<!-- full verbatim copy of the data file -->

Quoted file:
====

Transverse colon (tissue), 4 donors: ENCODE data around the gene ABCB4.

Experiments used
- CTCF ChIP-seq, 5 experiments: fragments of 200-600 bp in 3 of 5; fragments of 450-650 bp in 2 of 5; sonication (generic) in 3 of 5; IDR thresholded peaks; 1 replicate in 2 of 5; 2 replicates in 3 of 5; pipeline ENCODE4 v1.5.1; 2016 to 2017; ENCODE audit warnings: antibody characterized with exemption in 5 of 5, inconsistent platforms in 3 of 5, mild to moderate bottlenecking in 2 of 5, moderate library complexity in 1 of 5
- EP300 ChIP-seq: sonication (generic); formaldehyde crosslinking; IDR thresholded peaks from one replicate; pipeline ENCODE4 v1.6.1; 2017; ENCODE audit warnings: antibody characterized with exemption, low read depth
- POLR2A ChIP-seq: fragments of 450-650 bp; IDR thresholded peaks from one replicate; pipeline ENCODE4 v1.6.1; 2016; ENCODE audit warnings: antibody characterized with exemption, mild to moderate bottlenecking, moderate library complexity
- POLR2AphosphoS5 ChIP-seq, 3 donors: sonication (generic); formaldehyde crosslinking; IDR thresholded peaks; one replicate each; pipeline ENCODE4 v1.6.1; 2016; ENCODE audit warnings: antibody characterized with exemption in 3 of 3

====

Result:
Transverse colon (tissue), 4 donors: ENCODE data around the gene ABCB4.

Experiments used
- CTCF ChIP-seq, 5 experiments: fragments of 200-600 bp in 3 of 5; fragments of 450-650 bp in 2 of 5; sonication (generic) in 3 of 5; IDR thresholded peaks; 1 replicate in 2 of 5; 2 replicates in 3 of 5; pipeline ENCODE4 v1.5.1; 2016 to 2017; ENCODE audit warnings: antibody characterized with exemption in 5 of 5, inconsistent platforms in 3 of 5, mild to moderate bottlenecking in 2 of 5, moderate library complexity in 1 of 5
- EP300 ChIP-seq: sonication (generic); formaldehyde crosslinking; IDR thresholded peaks from one replicate; pipeline ENCODE4 v1.6.1; 2017; ENCODE audit warnings: antibody characterized with exemption, low read depth
- POLR2A ChIP-seq: fragments of 450-650 bp; IDR thresholded peaks from one replicate; pipeline ENCODE4 v1.6.1; 2016; ENCODE audit warnings: antibody characterized with exemption, mild to moderate bottlenecking, moderate library complexity
- POLR2AphosphoS5 ChIP-seq, 3 donors: sonication (generic); formaldehyde crosslinking; IDR thresholded peaks; one replicate each; pipeline ENCODE4 v1.6.1; 2016; ENCODE audit warnings: antibody characterized with exemption in 3 of 3